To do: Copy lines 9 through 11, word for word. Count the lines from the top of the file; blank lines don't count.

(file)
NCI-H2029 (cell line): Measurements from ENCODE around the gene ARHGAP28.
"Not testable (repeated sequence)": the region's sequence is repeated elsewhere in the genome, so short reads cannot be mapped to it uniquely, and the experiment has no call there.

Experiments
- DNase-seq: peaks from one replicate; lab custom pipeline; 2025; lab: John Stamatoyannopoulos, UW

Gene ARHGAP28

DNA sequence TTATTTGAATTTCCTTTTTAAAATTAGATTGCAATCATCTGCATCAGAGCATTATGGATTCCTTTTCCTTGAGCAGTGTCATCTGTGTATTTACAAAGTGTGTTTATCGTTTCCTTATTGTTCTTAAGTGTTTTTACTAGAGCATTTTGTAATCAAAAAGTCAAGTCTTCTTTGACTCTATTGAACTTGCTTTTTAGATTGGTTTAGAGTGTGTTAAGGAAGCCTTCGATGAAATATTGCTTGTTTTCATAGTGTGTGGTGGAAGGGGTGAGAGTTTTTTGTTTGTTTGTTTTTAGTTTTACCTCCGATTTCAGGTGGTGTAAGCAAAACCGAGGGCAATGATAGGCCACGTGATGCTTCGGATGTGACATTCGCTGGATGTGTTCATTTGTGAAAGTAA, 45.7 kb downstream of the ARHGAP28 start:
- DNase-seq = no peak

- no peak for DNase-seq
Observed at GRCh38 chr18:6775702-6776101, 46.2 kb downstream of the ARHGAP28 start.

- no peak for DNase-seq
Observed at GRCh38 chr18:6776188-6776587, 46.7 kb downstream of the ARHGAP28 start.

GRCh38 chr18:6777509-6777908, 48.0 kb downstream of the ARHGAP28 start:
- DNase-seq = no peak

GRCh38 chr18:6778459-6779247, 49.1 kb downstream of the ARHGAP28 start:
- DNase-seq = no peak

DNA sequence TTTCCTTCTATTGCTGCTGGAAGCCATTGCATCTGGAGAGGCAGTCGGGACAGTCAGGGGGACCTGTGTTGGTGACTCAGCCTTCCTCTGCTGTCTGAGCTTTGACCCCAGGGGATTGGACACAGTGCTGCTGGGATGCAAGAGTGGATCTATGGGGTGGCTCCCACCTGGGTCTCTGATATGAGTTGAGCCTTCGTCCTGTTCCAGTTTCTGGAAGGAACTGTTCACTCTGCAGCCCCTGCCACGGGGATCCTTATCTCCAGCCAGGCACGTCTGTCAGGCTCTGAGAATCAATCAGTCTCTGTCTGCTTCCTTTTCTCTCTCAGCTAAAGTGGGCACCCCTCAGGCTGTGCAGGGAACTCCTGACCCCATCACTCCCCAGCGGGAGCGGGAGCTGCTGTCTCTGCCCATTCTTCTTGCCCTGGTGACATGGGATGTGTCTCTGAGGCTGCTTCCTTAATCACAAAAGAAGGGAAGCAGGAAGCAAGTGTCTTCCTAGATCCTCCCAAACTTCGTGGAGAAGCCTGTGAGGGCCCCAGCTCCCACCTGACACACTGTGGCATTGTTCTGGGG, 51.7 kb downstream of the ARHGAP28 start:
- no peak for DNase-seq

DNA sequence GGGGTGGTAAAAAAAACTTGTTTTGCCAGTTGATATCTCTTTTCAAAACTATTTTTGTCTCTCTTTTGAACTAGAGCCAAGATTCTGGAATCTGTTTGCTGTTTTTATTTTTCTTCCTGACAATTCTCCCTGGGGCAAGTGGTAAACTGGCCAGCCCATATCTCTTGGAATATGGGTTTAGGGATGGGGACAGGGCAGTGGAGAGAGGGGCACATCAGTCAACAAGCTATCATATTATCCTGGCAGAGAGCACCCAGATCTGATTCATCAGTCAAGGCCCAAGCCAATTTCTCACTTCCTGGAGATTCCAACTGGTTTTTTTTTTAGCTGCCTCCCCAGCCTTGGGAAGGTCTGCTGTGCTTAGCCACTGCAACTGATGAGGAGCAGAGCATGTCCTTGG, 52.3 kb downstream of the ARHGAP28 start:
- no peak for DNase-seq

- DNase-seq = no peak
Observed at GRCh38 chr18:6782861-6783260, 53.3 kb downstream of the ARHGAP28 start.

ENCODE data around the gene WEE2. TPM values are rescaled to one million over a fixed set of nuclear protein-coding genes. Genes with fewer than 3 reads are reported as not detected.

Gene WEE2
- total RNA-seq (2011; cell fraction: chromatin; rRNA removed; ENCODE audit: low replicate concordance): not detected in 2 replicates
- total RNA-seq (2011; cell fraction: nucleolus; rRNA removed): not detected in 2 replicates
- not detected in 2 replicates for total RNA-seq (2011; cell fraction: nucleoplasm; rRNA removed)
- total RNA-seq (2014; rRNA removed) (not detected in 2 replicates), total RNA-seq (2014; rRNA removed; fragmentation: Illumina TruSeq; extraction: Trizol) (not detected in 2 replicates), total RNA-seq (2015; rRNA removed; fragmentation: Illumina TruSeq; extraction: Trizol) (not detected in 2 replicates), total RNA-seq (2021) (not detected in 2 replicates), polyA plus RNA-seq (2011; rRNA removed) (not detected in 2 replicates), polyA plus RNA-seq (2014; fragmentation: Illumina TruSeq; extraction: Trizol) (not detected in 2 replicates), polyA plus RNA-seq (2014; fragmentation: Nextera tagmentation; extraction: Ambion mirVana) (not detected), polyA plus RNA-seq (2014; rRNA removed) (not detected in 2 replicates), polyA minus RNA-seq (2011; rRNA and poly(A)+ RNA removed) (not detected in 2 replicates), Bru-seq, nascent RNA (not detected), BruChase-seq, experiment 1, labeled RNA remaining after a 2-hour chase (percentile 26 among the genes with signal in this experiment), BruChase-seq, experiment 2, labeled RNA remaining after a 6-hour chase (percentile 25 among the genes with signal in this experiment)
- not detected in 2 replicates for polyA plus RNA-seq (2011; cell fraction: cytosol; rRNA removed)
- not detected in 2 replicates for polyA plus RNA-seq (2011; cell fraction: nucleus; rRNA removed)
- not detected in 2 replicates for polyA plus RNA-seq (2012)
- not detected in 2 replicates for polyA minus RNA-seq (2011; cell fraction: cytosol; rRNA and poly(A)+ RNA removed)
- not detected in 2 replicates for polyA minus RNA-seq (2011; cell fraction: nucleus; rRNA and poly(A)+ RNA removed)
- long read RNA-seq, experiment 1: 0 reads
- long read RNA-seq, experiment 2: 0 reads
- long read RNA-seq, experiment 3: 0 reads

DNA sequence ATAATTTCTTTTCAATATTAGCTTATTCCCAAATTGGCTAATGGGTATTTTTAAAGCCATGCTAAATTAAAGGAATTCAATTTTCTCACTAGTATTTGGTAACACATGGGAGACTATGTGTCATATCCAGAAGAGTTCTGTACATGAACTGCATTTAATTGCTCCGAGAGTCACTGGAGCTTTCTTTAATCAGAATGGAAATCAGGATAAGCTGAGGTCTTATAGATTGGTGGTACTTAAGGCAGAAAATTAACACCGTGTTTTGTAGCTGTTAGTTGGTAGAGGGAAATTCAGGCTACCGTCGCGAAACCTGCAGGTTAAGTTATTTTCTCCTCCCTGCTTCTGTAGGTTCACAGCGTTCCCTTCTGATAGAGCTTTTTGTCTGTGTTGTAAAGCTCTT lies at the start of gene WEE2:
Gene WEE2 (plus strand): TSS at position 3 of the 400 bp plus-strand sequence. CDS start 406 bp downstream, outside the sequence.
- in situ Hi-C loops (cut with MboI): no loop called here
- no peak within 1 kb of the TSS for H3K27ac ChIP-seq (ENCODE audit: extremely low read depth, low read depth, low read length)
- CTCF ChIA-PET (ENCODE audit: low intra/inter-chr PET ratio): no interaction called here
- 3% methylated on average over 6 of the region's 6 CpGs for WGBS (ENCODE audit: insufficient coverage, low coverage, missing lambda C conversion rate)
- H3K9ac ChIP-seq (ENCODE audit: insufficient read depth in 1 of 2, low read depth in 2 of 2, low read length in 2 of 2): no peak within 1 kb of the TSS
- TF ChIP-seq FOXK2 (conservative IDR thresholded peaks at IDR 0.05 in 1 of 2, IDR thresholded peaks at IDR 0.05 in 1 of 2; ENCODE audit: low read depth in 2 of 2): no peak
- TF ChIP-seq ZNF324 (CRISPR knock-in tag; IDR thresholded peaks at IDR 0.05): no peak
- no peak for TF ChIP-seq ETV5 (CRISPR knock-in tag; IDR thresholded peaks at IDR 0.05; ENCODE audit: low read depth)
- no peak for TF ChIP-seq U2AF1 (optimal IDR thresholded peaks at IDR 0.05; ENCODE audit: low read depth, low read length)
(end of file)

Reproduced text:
Observed at GRCh38 chr18:6775702-6776101, 46.2 kb downstream of the ARHGAP28 start.

- no peak for DNase-seq
Observed at GRCh38 chr18:6776188-6776587, 46.7 kb downstream of the ARHGAP28 start.